Germany’s bill punishing social media networks up to 50 million euros ($53.4 million) for hate speech or fake news content also contains provisions allowing people to find the addresses and other personal information of every social media user without a judge’s decision.
On Wednesday, Germany’s Cabinet approved a new bill allowing the government to impose hefty fines on tech companies if they fail to remove fake news or other hateful content. Social networks will have 24 hours to delete certain “criminal” content and seven days to remove other types of criminal content.
Chancellor Angela Merkel’s Cabinet decided on rules that would lead to fines up to 50 million euros ($53.4 million) if Twitter, Facebook and other social media sites fail to comply.
Missing from reports of those hefty fines, has been any acknowledgement that the bill’s current loose definition of “social networks” could lead to other internet services like email platforms, private blogs, or forums falling under the regulatory regime.
According to the approved bill currently pending a Parliamentary vote, a “social network” could mean almost any site that has more than 2 million users. It doesn’t differentiate between occasional visitors to a site and “registered users”.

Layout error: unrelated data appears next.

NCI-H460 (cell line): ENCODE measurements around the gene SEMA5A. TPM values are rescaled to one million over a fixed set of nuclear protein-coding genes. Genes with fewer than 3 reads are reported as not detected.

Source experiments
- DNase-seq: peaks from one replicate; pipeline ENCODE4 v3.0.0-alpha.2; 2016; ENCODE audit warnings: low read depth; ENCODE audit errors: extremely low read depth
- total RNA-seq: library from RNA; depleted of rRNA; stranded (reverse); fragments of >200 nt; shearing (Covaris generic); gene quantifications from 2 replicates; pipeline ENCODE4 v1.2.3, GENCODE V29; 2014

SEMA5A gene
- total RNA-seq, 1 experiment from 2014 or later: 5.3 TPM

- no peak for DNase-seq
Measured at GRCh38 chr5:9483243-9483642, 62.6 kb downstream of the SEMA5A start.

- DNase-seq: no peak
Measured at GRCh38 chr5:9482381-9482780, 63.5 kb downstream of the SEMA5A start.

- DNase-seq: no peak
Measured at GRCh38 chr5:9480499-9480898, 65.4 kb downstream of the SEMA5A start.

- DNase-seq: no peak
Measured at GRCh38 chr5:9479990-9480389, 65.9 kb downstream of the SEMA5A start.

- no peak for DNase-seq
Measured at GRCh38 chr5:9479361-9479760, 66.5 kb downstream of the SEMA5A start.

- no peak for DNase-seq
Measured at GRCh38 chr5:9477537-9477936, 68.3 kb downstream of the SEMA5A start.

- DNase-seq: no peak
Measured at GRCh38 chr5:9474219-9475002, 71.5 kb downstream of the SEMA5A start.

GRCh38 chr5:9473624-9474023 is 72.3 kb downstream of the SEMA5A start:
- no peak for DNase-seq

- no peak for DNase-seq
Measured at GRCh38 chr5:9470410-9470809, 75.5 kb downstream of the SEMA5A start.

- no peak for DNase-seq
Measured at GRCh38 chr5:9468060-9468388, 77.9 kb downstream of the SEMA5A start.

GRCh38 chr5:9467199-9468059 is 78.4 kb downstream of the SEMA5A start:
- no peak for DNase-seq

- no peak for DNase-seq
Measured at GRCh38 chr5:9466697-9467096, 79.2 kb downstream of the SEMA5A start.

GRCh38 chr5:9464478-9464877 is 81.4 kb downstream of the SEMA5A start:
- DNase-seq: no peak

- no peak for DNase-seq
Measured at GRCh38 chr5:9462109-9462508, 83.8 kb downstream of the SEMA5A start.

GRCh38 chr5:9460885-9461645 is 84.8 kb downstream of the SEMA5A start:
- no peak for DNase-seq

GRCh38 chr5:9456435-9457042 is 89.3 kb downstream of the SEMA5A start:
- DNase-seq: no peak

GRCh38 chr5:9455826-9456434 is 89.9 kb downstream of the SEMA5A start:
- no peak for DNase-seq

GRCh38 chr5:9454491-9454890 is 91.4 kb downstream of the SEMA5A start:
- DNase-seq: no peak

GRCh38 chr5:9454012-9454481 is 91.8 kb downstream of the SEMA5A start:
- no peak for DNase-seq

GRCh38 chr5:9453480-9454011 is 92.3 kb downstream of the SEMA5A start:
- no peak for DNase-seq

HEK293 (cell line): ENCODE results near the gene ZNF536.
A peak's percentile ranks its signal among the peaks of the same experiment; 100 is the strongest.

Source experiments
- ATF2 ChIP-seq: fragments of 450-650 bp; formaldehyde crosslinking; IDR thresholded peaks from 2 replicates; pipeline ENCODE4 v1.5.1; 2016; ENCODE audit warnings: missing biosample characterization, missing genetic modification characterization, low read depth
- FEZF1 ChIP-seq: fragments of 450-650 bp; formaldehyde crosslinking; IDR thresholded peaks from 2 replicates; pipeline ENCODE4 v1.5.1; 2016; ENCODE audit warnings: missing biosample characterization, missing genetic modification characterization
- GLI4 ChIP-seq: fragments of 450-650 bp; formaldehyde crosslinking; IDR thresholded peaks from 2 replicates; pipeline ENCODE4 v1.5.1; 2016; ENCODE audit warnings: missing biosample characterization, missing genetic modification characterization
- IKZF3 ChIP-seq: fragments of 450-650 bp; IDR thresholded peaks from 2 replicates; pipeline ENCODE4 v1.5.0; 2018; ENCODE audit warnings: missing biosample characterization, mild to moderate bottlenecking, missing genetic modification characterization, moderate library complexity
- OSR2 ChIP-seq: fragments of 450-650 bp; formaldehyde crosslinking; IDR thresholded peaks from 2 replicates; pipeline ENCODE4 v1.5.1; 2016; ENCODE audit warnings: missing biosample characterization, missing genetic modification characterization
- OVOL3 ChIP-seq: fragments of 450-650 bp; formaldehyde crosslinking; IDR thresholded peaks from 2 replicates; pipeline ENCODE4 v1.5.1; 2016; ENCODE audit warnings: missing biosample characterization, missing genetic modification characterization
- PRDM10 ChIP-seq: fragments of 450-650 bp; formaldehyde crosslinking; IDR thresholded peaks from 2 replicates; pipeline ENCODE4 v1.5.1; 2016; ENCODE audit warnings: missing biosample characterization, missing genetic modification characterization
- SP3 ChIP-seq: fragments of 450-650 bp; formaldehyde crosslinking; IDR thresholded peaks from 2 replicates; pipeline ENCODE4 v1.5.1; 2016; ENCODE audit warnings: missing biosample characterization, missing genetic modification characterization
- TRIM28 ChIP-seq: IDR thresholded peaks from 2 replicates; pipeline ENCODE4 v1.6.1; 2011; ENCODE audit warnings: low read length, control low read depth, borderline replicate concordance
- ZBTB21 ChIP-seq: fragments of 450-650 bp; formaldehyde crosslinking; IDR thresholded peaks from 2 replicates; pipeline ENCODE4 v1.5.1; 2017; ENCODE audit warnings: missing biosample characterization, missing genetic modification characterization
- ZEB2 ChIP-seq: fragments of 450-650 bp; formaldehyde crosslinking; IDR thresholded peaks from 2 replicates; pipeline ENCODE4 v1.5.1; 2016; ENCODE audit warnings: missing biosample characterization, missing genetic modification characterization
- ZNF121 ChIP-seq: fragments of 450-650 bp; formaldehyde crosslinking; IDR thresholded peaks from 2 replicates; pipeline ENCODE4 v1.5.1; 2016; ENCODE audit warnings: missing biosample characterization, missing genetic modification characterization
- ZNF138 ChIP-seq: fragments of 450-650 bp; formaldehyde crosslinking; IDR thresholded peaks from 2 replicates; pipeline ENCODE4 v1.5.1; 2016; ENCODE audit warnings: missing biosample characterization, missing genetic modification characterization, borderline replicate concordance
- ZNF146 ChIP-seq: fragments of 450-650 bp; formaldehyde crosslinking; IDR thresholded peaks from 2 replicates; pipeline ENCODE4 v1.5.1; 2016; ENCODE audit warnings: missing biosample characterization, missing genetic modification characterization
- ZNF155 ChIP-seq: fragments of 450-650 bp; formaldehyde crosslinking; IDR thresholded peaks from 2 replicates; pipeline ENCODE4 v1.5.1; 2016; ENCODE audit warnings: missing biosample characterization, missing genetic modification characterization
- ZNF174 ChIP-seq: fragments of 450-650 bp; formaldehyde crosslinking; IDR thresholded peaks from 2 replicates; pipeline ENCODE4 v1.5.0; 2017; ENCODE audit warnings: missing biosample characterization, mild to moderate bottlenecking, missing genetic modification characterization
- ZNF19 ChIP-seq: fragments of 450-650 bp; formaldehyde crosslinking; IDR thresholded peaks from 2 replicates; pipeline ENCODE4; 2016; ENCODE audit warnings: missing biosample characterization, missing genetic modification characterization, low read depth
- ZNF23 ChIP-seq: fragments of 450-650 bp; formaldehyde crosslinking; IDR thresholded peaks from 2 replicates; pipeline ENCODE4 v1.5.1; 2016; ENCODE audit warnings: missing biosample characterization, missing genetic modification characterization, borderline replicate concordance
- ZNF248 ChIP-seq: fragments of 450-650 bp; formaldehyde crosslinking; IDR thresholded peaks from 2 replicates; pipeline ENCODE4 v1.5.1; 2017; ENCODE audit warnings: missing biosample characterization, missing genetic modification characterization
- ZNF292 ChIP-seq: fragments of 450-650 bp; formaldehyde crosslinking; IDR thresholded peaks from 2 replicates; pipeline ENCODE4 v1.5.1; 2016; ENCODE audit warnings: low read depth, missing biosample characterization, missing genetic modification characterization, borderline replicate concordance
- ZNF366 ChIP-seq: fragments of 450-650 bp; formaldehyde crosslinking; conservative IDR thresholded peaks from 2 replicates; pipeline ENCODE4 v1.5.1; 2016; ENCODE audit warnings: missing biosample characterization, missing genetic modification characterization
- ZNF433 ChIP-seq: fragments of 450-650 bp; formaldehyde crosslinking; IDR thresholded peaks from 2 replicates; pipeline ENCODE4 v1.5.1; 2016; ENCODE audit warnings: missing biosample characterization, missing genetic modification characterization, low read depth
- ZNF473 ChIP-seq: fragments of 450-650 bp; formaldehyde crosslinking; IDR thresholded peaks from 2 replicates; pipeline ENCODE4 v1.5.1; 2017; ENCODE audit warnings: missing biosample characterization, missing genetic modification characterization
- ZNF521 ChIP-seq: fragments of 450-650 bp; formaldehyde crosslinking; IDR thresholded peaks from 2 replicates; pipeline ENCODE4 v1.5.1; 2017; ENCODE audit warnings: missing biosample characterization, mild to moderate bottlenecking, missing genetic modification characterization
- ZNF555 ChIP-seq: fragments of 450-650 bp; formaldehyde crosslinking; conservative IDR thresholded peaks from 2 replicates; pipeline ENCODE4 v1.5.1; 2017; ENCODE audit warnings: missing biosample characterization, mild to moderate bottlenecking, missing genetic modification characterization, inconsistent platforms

The more insidious component of the bill is that it amends an existing German law that makes it difficult to obtain someone’s personal information—virtually ending anonymity on the Internet.
The bill makes it possible for anyone to ask a social media network to provide personal information, including address, of any social network user without having a judge adjudicate the request. No court or prosecutor’s office would be supervising such requests.
Privacy groups in Germany have voiced their corners about the potential chilling effect on free speech and the threat to whistleblowers. Others have also noted that giving people access to persoanl information could lead to other forms of criminal activity, potentially causing a real life threat.
Prio to parliamentary consideration, Merkel’s cabinet made cosmetic changes to the original bill before approving it on Wednesday, adding a note in the bill’s description that a judge must be involved in any requests for personal information. But, as it was explained to Heat Street, no such provision is stipulated in the text of the law.
German Justice Minister Heiko Maas claimed the new bill wouldn’t infringe freedom of speech and would only apply when criminal hatred or intentionally false news is posted. Government authorities also assume there will be only 300 cases a year of people requesting other’s personal details. Only?